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Not at all.
Watch but the great one yonder! There's the Duke ;-
Those gill-marks mean his Order of St. Luke;
Those old skin-stains his boasted quarterings.
Look what a swirl and roll of tide he brings;
Have you not marked him thus, with crest in air,
Breathing disdain, descend the palace-stair?
You surely have, DENISE.
I think I have.
But there's another, older and more grave,―
The one that wears the round patch on the throat,
And swims with such slow fins. Is he of note?
Why that's my good chambellan-with his seal.
A kind old man !-he carves me orange-peel
In quaint devices at refection-hours,
Equips my sweet-pouch, brings me morning flowers,
Or chirrups madrigals with old, sweet words,
Such as men loved when people wooed like birds
And spoke the true note first. No suitor he,
Yet loves me too,—though in a graybeard's key.
Look, Madam, look!—a fish without a stain !
O speckless, fleckless fish! Who is it, pray,
That bears him so discreetly?
You know him not? My prince of shining locks!
My pearl !—my Phoenix !—my pomander-box!
He loves not Me, alas! The man's too vain!
He loves his doublet better than my suit,-
His graces than my favours. Still his sash
Sits not amiss, and he can touch the lute
Not wholly out of tune-
Ai! what a splash! Who is it comes with such a sudden dash Plump i' the midst, and leaps the others clear?
Ho! for a trumpet! Let the bells be rung!
Baron of Sans-terre, Lord of Prés-en-Cieux,
Vidame of Vol-au-Vent-" et aultres lieux!”
Bah! How I hate his Gasconading tongue!
Why, that 's my bragging Bravo-Musketeer-
My carpet cut-throat, valiant by a scar
Got in a brawl that stands for Spanish war:-
His very life's a splash!
I'd rather wear
E'en such a patched and melancholy air,
As his, that motley one,-who keeps the wall,
And hugs his own lean thoughts for carnival.
My frankest wooer! Thus his love he tells
To mournful moving of his cap and bells.
He loves me (so he saith) as Slaves the Free,-
As Cowards War,- —as young Maids Constancy.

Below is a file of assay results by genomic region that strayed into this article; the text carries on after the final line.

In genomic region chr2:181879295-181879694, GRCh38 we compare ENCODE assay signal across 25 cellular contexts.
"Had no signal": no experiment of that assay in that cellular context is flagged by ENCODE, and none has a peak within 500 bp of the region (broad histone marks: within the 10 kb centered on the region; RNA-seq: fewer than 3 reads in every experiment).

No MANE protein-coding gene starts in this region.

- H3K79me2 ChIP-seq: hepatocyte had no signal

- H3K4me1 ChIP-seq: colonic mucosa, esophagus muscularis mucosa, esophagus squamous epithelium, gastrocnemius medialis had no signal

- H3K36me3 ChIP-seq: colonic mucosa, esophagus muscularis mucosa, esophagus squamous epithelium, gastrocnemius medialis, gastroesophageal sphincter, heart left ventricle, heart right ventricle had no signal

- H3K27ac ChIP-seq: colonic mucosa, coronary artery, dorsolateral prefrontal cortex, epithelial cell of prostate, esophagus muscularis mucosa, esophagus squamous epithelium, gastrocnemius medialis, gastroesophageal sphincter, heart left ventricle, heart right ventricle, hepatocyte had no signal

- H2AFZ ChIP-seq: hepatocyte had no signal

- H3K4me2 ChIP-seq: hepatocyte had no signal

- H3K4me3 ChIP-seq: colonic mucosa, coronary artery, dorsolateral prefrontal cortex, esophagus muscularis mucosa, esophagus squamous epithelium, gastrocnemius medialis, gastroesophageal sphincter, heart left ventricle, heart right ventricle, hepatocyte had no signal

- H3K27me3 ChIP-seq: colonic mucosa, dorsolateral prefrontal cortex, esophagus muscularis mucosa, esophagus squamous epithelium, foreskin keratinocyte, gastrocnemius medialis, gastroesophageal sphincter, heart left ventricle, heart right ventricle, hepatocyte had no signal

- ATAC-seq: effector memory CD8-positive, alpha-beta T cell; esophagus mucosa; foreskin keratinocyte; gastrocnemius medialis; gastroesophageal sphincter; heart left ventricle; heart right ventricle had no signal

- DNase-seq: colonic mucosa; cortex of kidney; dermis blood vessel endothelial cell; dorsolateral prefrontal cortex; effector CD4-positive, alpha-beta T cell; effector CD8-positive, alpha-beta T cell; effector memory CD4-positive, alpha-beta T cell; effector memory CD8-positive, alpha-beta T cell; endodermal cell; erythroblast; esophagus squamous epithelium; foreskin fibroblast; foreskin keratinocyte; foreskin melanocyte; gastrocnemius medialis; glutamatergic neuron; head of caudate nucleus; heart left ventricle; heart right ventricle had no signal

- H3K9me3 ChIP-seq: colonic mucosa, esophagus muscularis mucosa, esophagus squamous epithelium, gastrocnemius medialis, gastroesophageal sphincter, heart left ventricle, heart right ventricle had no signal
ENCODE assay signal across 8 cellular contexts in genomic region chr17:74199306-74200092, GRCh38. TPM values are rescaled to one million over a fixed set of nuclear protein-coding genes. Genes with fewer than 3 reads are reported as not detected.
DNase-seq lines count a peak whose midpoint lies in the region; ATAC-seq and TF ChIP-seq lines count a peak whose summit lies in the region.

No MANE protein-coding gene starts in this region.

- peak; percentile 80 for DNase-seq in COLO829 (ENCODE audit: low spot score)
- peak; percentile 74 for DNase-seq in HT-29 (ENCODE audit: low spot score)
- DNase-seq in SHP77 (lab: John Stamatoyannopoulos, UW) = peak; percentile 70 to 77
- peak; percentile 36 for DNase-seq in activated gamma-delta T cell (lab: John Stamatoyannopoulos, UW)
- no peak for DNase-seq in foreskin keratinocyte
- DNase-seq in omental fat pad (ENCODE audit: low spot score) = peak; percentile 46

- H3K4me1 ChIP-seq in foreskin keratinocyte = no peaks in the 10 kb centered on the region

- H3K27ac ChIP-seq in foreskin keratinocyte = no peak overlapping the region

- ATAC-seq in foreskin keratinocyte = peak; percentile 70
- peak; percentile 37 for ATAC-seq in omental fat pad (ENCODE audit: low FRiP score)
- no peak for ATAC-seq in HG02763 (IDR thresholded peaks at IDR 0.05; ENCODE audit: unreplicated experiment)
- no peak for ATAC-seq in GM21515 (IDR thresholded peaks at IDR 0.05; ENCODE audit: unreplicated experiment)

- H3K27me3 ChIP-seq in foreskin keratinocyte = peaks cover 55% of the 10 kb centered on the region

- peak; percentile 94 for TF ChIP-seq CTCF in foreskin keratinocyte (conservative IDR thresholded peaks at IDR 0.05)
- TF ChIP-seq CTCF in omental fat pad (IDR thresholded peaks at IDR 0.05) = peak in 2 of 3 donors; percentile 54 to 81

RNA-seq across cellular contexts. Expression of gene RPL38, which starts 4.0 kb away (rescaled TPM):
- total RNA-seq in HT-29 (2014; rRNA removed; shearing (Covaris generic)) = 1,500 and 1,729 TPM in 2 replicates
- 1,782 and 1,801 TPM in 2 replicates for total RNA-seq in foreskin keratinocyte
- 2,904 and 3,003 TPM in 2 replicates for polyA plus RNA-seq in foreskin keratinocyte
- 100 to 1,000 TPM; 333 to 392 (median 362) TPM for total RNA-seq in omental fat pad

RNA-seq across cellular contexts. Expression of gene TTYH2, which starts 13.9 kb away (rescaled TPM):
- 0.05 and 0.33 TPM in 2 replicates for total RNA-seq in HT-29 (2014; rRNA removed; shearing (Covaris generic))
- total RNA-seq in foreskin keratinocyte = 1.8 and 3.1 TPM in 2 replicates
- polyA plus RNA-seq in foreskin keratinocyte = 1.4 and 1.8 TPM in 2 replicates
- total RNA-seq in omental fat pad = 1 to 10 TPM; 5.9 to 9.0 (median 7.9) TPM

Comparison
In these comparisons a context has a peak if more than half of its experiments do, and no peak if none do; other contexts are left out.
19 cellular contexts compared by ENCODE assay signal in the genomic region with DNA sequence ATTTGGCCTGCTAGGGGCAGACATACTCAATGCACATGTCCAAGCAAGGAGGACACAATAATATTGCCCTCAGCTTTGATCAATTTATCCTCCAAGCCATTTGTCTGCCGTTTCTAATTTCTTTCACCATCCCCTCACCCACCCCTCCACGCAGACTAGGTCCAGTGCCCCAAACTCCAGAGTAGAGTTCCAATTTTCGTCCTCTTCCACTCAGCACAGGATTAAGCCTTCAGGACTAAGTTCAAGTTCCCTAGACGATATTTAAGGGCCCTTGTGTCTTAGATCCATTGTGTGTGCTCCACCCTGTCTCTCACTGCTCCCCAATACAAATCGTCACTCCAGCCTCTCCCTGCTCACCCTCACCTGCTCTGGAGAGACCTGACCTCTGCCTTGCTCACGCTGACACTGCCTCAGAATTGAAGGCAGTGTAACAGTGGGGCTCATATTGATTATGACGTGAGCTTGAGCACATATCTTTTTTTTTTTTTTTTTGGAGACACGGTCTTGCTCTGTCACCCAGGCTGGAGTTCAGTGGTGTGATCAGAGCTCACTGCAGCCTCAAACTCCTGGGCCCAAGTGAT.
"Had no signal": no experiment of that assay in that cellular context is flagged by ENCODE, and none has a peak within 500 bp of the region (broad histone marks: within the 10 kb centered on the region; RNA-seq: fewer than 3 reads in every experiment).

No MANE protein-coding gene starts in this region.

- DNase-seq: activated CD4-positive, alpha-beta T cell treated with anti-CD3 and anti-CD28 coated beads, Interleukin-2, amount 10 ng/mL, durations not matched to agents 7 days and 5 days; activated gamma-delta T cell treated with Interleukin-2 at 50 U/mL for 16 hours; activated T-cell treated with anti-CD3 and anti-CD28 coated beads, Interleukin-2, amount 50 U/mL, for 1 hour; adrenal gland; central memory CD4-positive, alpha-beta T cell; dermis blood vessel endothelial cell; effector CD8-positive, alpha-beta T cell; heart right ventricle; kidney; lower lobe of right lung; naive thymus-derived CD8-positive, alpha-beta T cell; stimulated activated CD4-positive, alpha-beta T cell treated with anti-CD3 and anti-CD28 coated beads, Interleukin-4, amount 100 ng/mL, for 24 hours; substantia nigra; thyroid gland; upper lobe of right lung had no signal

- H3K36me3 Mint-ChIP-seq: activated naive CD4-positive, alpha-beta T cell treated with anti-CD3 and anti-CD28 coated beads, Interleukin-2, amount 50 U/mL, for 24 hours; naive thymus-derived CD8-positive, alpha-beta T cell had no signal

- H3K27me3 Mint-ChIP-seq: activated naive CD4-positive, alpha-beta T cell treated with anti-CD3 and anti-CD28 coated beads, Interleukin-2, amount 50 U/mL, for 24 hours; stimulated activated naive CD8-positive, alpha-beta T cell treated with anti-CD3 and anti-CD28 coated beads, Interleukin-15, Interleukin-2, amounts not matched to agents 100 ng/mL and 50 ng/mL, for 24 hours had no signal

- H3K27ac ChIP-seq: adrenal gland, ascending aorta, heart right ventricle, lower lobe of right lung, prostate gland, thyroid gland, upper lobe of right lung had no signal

Item, he loves me as the Hawk the Dove;
He loves me as the Inquisition Thought;—
"He loves?-he loves?" Why all this loving 's naught!
And "Naught (quoth JACQUOT) makes the sum of Love!"
The cynic knave! How call you this one here?—
This small shy-looking fish, that hovers near,
And circles, like a cat around a cage,
To snatch the surplus.
CHERUBIN, the page.
'Tis but a child, yet with that roguish smile,
And those sly looks, the child will make hearts ache
Not five years hence, I prophesy. Meanwhile,
He lives to plague the swans upon the lake,
To steal my comfits, and the monkey's cake.
And these that swim aside-who may these be?
Those are two gentlemen of Picardy,
Equal in blood,—of equal bravery:—
D'AURELLES and MAUFRIGNAC. They hunt in pair;
I mete them morsels with an equal care,
Lest they should eat each other,—
-or eat Me.
And that-and that-and that?
I name them not.
Those are the crowd who merely think their lot
The lighter by my land.
More prized than most?
A Carp of carps
And is there none
There surely must be one,-
Ah me !-he will not come !
He swims at large,—looks shyly on,—is dumb.
Sometimes, indeed, I think he fain would nibble,
But while he stays with doubts and fears to quibble,
Some gilded fop, or mincing courtier-fribble,
Slips smartly in,-and gets the proffered crumb.
He should have all my crumbs-if he'd but ask;
Nay, an he would, it were no hopeless task
To gain a something more. But though he's brave,
He's far too proud to be a dangling slave;
And then-he's modest! So..
he will not come !